ABOUT TABLE TOP FABRICS
What does it mean to be "put at the grey end"
It is believed that a highly decorative, colourful and extravagant table setting demonstrates the artistic and flamboyant nature of the host, whereas a pure white cotton tablecloth is the reflection of impeccable manners and good upbringing.
A white tablecloth, similarly to a white shirt, is a synonym of elegance and highlights the status and importance of a place or situation. In history and culture, white tablecloths used to be part and parcel of aristocratic life.
The history of the tablecloth is almost as long as the tradition of sharing a table. A piece of cloth was always a more welcome sight than a rough surface of a table. Over time, as the latter became a more sophisticated piece of furniture, tablecloths served an additional function of protecting table tops against soiling.
The standards defined in Europe at the beginning of the 18th century applied for almost 200 years that followed. As was the case with fine china, the only acceptable colour of tablecloths was pure white – this changed as late as the interwar period.
The use of tablecloths as we know it today developed together with the fashion for uniform porcelain sets. The idea was to standardise tableware so that it no longer denoted the status of the banqueters. Before that, the king, or the most prominent person at the table, used the most ornate plates and cutlery, other guests – less decorative tableware, while those seated furthest away from the monarch or the host had to do with decidedly inferior dishware. The same applied to tablecloths, hence the Polish saying "to be put at the grey end", which is a reference to the least important place at the table, where plain grey cloth was used instead of delicate white embroidered napery.
Being eco-conscious and eager to use cloth or linen tablecloths, we find this story hard to believe. Today, it is also very difficult to follow all the tenets of savoir-vivre which required that the tablecloth at home should always be carefully ironed, without any trace of folding. Interestingly, folding lines were highly desirable at restaurants as they signified that the tablecloth had just been changed by the waiter. It is no wonder that until recently there was an unwritten classification of restaurants in which the prices in the menu were also influenced by whether white tablecloths and napkins were used or not.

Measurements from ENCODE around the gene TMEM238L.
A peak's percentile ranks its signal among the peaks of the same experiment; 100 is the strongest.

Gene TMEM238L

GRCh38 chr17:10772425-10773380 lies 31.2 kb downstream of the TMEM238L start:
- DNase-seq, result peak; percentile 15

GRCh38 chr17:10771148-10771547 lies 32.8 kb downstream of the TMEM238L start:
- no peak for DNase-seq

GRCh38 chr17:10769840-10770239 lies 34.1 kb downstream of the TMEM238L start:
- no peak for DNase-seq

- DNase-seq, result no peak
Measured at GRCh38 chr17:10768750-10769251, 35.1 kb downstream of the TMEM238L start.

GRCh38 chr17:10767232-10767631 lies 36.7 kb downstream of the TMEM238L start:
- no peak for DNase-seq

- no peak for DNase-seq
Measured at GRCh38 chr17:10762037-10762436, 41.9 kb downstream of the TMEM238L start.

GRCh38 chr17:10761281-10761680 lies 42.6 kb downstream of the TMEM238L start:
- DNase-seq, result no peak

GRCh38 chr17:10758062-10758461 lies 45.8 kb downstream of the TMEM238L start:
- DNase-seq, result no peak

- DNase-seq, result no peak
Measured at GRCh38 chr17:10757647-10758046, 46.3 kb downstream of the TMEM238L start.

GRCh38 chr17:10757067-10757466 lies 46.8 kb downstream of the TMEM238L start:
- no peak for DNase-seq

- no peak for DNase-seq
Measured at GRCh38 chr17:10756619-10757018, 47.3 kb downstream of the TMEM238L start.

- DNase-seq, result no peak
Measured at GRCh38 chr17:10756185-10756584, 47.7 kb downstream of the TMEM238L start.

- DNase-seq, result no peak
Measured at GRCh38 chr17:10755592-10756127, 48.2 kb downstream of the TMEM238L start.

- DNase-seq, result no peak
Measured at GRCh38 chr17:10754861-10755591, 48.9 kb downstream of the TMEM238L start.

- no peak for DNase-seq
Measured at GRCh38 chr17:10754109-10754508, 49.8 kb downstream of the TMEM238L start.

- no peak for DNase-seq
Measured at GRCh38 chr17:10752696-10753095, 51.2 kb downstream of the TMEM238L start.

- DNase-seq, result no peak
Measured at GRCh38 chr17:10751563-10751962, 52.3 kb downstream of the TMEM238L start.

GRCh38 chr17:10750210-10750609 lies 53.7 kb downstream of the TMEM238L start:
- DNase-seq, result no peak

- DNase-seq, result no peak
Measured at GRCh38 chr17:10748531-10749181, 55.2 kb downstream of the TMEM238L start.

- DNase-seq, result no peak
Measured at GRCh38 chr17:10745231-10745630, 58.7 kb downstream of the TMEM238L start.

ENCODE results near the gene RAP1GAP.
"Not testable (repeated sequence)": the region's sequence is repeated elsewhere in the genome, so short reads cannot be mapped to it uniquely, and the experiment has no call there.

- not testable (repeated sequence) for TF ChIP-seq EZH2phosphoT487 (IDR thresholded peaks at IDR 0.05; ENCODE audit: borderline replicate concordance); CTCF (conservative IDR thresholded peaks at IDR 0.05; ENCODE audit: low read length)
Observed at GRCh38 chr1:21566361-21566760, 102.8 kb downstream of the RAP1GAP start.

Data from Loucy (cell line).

It seems that the times of strict rules applying to table linen at our homes and in restaurants are now inevitably gone. For many years we have been enjoying an unlimited freedom in selecting fabrics and patterns. Similar changes occurred in the kitchen, which opened its doors to the world, different cultural influences and exoticism, drifting towards new and unexplored territories.
Today, in the age of slow life and slow food, every meal is an event in its own right. Setting the table is a ceremony featuring fabrics as important elements of scenography, which just like tableware, decorations and even food may determine the character of the entire meal.
No wonder that the tablecloth is now considered a “label” of the table. It is after all its attire and similarly to the clothes we wear nowadays it may be extravagant, revealing, downright crazy or... essentially ordinary. Fabrics on the table say a lot about our taste and sense of style. The devil is always in the detail: weave, printed pattern, colour shade, drapability – the key is to select a "label" which has its own distinctive character, attracts attention and decorates the table in a way that most accurately reflects the culinary and social situation.
The wishing-table – vade mecum of table top fabrics.
HEDONE Rosa and Blue